Scottish ministers could save £93m a year if free university tuition for EU students is scrapped after Brexit, Holyrood researchers have estimated.
Universities could also rake in up to £120m annually though charging European undergraduates tuition fees, the independent analysis found.
Last week John Swinney, the Education Secretary, extended funding guarantees to all full-time EU students starting Scottish undergraduate courses in 2017.
But the SNP faces calls to divert that cash post-Brexit into getting more Scots from poorer backgrounds into university.
Under EU rules, it is illegal to discriminate against students from other member states, who must have access to the same tuition fee arrangements as home nationals.
That means that full-time undergraduates from other EU states are entitled to the same free university tuition that Scots receive.
The Scottish Parliament Information Centre report, which published the figures, said: “Depending on exit negotiations, it may be that EU nationals will not in future be entitled to free tuition at Scottish HEIs.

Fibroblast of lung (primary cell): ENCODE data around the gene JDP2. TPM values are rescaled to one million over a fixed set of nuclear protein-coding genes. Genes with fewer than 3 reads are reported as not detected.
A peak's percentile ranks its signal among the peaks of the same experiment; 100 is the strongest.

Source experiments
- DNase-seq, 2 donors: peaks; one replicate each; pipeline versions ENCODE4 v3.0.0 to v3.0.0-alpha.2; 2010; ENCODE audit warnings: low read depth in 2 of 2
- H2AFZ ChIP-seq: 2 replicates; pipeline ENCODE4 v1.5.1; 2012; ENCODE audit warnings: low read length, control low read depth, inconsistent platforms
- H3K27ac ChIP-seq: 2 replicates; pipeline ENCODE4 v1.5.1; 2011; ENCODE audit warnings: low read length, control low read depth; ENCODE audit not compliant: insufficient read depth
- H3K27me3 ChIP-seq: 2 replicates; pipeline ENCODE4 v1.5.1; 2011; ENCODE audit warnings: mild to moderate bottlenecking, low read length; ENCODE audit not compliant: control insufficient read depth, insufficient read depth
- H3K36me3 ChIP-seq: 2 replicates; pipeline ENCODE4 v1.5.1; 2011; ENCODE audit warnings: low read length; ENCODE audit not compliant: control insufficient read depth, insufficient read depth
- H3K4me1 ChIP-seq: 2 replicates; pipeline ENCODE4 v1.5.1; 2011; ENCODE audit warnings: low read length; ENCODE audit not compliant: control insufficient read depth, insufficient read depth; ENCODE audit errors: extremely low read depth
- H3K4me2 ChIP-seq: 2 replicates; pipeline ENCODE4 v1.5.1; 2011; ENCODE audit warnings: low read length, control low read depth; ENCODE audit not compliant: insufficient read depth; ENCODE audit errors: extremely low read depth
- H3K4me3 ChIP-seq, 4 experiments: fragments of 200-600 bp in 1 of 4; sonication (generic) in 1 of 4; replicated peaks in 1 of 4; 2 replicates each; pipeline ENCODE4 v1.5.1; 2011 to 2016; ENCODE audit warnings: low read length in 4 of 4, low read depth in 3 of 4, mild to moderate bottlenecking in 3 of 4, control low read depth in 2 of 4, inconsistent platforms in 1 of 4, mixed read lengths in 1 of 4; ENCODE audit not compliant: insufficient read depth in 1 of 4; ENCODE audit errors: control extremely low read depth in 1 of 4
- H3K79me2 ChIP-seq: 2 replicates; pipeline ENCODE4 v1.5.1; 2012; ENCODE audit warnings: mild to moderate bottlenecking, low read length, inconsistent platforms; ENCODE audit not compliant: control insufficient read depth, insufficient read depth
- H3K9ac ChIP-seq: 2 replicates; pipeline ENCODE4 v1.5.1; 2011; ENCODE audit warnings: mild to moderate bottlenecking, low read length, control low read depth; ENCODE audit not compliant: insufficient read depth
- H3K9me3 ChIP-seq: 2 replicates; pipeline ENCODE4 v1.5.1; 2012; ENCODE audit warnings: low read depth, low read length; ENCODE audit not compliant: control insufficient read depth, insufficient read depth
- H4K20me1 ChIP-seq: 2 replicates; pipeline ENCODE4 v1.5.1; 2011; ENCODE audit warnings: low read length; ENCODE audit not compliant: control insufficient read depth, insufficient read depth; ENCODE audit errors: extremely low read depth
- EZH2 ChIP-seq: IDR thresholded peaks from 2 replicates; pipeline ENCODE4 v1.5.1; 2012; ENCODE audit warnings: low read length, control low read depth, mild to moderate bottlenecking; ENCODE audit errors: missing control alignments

“On the one hand, this would mean a significant financial gain for the Scottish Government. On the other hand, the removal of this arrangement could reduce significantly the number of EU nationals that choose to study in Scotland.
“This has implications for the cultural diversity of Scottish HEIs and for the Scottish economy, with Scotland losing the spending power of these students.”
Ross Thomson, a North East MSP who backed leaving the EU, said the report reveals the “opportunities” from Brexit for Scotland’s universities.
The Scottish Conservative said that charging EU students could pay for more bursaries and grants to encourage young Scots from poorer backgrounds into higher education.
A Dundee University spokesman said it would be “short-sighted” to focus on how much universities could raise in tuition fees after Brexit when access to talent, research funding and collaboration within the bloc is so important.
A spokeswoman for St Andrew’s University said they will continue to “work to influence the negotiations” surrounding Brexit to protect the sector’s relationship with the EU.
A Scottish Government spokesman said: “We want all EU staff and students in Scotland to feel settled and secure and we continue to urge the UK Government to urgently guarantee the residency status and rights of EU nationals living in Scotland.”